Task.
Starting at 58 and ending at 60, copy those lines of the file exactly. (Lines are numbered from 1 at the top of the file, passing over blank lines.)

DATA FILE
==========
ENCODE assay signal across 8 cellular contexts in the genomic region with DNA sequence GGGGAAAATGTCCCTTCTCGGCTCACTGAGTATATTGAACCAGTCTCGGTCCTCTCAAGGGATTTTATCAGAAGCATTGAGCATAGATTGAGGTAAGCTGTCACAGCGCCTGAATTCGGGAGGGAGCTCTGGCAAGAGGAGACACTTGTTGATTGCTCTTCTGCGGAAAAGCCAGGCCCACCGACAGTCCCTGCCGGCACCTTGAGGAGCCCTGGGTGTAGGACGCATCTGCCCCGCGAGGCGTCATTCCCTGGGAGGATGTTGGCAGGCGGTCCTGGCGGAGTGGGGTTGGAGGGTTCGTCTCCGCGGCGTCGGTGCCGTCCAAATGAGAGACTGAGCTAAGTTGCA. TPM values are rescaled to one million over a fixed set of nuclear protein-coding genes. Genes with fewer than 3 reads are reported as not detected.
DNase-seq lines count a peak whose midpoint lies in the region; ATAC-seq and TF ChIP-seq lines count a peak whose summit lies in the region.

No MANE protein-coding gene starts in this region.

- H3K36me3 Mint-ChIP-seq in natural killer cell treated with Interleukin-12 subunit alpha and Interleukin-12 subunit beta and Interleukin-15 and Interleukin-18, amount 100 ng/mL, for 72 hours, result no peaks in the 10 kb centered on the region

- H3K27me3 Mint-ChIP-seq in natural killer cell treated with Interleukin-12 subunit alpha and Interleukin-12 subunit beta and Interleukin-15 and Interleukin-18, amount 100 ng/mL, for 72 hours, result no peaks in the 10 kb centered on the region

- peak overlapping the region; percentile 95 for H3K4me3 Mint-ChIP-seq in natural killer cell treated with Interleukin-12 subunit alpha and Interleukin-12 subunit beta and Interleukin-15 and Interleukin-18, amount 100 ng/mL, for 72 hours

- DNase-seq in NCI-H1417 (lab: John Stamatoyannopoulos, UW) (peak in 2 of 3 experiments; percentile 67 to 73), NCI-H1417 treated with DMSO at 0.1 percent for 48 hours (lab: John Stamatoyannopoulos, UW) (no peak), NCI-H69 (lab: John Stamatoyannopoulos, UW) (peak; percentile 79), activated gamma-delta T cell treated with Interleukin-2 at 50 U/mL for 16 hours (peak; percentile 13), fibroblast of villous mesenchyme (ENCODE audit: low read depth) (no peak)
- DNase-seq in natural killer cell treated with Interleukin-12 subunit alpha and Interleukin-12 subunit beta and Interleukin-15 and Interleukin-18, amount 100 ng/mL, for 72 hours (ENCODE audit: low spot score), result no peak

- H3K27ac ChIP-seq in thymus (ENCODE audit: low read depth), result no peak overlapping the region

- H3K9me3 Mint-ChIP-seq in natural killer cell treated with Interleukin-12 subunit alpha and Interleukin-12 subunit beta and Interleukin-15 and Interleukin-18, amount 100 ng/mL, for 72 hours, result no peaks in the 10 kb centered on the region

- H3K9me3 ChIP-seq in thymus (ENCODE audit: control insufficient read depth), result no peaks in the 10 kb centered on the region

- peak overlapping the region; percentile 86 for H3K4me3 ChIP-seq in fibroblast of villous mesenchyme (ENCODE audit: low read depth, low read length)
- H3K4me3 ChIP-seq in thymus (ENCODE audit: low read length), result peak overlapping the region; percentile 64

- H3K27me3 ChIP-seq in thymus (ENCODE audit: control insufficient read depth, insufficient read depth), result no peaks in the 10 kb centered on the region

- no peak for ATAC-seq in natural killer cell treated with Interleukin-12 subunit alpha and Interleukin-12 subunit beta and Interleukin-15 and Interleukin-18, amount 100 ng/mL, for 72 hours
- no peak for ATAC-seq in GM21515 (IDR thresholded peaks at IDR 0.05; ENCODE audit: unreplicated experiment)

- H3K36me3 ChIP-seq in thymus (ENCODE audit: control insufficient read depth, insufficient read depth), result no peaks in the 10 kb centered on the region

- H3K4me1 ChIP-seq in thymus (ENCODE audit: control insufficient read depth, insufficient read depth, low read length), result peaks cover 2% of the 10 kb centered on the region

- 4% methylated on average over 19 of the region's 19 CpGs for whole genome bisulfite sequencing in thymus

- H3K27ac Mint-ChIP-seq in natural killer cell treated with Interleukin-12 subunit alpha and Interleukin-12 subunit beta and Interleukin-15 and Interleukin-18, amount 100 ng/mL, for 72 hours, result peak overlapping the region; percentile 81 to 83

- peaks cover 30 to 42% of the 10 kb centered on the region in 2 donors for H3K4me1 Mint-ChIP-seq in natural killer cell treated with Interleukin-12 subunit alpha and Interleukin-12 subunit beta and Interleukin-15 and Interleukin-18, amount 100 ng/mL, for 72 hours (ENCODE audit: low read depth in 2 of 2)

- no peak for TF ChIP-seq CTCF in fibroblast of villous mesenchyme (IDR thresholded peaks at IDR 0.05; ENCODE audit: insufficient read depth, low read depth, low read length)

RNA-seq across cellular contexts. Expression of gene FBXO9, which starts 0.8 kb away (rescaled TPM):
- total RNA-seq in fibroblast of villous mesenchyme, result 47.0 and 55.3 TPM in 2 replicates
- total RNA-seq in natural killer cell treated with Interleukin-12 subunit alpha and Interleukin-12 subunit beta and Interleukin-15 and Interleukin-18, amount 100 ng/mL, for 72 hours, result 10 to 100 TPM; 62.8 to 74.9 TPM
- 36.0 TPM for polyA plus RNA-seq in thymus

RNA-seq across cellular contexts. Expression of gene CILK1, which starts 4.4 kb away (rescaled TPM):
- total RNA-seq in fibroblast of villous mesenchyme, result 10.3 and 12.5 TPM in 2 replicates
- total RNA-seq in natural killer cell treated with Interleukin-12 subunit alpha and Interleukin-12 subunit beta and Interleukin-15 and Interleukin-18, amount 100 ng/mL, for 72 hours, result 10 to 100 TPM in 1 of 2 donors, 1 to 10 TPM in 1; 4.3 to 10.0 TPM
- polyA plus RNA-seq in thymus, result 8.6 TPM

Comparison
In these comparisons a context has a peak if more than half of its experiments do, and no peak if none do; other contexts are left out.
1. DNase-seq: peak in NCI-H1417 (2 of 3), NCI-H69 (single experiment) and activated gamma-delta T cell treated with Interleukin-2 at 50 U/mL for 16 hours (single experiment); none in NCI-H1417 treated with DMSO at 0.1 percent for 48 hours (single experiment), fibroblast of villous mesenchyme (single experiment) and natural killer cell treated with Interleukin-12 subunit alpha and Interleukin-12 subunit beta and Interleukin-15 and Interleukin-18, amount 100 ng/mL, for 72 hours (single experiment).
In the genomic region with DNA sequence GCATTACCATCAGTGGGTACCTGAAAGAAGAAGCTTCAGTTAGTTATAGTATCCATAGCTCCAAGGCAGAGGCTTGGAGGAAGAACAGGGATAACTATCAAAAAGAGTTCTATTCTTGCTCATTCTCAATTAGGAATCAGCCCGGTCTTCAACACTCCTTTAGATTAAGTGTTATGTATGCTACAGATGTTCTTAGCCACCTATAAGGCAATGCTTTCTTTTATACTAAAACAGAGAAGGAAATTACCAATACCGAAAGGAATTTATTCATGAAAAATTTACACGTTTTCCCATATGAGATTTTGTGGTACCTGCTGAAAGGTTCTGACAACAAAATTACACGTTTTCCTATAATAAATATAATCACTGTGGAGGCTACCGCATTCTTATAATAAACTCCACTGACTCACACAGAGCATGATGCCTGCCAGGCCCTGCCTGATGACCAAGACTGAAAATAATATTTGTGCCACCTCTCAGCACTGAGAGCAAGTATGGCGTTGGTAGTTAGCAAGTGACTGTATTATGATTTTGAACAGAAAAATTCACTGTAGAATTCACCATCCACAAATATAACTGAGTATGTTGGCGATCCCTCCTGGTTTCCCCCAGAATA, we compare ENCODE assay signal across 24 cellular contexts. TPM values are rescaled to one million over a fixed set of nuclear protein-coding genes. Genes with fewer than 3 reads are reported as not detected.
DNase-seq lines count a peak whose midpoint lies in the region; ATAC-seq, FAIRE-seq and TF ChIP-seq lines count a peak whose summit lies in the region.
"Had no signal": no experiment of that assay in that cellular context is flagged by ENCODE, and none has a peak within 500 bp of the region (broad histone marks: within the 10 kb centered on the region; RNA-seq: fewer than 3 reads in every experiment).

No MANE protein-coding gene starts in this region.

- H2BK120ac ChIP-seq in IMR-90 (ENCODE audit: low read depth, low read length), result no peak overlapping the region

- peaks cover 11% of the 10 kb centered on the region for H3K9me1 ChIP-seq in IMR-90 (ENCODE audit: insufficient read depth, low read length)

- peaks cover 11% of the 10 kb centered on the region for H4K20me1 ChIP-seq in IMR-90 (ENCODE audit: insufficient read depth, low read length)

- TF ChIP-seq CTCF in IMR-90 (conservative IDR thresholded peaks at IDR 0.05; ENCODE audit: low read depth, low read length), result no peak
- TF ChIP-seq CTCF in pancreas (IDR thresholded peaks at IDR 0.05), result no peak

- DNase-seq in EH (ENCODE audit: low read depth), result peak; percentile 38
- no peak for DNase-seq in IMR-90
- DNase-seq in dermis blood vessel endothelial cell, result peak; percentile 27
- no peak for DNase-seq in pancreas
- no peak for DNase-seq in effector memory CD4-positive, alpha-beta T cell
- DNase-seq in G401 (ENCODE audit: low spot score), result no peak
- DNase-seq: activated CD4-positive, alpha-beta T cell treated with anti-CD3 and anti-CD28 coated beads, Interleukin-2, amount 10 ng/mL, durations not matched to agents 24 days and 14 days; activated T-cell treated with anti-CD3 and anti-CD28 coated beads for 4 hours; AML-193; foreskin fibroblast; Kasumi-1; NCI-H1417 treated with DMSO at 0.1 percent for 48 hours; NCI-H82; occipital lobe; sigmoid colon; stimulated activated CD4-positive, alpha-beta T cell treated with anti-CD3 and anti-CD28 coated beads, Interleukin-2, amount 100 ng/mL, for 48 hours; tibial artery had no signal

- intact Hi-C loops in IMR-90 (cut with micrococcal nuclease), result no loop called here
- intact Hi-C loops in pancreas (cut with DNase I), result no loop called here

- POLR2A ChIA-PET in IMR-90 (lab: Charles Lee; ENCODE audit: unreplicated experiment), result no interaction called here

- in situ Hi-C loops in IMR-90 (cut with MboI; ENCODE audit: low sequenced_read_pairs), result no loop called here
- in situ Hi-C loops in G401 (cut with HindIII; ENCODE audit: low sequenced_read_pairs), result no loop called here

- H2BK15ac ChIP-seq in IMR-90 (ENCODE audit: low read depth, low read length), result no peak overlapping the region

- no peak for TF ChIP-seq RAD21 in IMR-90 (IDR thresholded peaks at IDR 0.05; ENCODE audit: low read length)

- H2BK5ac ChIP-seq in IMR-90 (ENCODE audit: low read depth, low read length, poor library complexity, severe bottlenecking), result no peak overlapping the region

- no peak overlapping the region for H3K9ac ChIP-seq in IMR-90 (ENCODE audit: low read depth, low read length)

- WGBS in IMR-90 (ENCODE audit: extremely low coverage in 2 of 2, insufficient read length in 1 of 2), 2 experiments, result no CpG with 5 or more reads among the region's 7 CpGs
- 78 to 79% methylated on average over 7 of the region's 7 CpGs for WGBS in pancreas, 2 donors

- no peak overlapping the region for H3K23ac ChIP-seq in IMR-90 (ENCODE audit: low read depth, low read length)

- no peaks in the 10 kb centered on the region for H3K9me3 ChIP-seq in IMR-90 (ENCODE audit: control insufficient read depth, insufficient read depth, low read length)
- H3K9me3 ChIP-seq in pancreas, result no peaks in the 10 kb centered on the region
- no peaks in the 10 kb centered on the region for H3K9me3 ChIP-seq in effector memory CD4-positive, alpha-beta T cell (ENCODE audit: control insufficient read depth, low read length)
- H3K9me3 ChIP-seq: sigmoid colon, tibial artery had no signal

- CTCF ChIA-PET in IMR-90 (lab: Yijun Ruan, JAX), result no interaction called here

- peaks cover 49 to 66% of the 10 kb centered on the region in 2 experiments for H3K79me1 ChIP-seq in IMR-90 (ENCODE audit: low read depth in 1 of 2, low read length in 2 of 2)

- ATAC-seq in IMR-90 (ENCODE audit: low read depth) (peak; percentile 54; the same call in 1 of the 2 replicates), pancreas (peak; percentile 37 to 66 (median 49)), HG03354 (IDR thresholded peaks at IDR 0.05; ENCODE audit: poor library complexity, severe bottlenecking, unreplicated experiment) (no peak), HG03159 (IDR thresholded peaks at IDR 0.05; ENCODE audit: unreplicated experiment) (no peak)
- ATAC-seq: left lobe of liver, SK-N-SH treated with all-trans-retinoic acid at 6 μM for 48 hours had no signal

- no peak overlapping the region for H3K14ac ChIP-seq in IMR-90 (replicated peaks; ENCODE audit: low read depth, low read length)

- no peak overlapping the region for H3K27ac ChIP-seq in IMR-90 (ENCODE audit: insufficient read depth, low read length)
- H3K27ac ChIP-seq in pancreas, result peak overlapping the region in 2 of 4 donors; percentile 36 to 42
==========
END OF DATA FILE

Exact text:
- no peak overlapping the region for H3K9ac ChIP-seq in IMR-90 (ENCODE audit: low read depth, low read length)

- WGBS in IMR-90 (ENCODE audit: extremely low coverage in 2 of 2, insufficient read length in 1 of 2), 2 experiments, result no CpG with 5 or more reads among the region's 7 CpGs
- 78 to 79% methylated on average over 7 of the region's 7 CpGs for WGBS in pancreas, 2 donors